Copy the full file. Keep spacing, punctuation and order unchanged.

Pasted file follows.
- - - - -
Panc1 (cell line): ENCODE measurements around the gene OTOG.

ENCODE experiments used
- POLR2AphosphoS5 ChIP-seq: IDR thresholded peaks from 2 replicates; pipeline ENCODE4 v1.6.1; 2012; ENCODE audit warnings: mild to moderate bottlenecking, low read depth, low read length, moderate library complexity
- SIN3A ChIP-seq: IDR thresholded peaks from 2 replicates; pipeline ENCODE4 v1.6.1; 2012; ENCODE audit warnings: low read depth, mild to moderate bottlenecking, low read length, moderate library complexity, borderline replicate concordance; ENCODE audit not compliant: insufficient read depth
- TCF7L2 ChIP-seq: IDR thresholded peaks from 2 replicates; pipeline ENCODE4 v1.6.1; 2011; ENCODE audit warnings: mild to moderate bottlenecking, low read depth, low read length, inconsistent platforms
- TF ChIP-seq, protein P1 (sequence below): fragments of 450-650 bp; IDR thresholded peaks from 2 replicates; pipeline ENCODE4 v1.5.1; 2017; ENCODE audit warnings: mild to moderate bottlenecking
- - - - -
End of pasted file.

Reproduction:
Panc1 (cell line): ENCODE measurements around the gene OTOG.

ENCODE experiments used
- POLR2AphosphoS5 ChIP-seq: IDR thresholded peaks from 2 replicates; pipeline ENCODE4 v1.6.1; 2012; ENCODE audit warnings: mild to moderate bottlenecking, low read depth, low read length, moderate library complexity
- SIN3A ChIP-seq: IDR thresholded peaks from 2 replicates; pipeline ENCODE4 v1.6.1; 2012; ENCODE audit warnings: low read depth, mild to moderate bottlenecking, low read length, moderate library complexity, borderline replicate concordance; ENCODE audit not compliant: insufficient read depth
- TCF7L2 ChIP-seq: IDR thresholded peaks from 2 replicates; pipeline ENCODE4 v1.6.1; 2011; ENCODE audit warnings: mild to moderate bottlenecking, low read depth, low read length, inconsistent platforms
- TF ChIP-seq, protein P1 (sequence below): fragments of 450-650 bp; IDR thresholded peaks from 2 replicates; pipeline ENCODE4 v1.5.1; 2017; ENCODE audit warnings: mild to moderate bottlenecking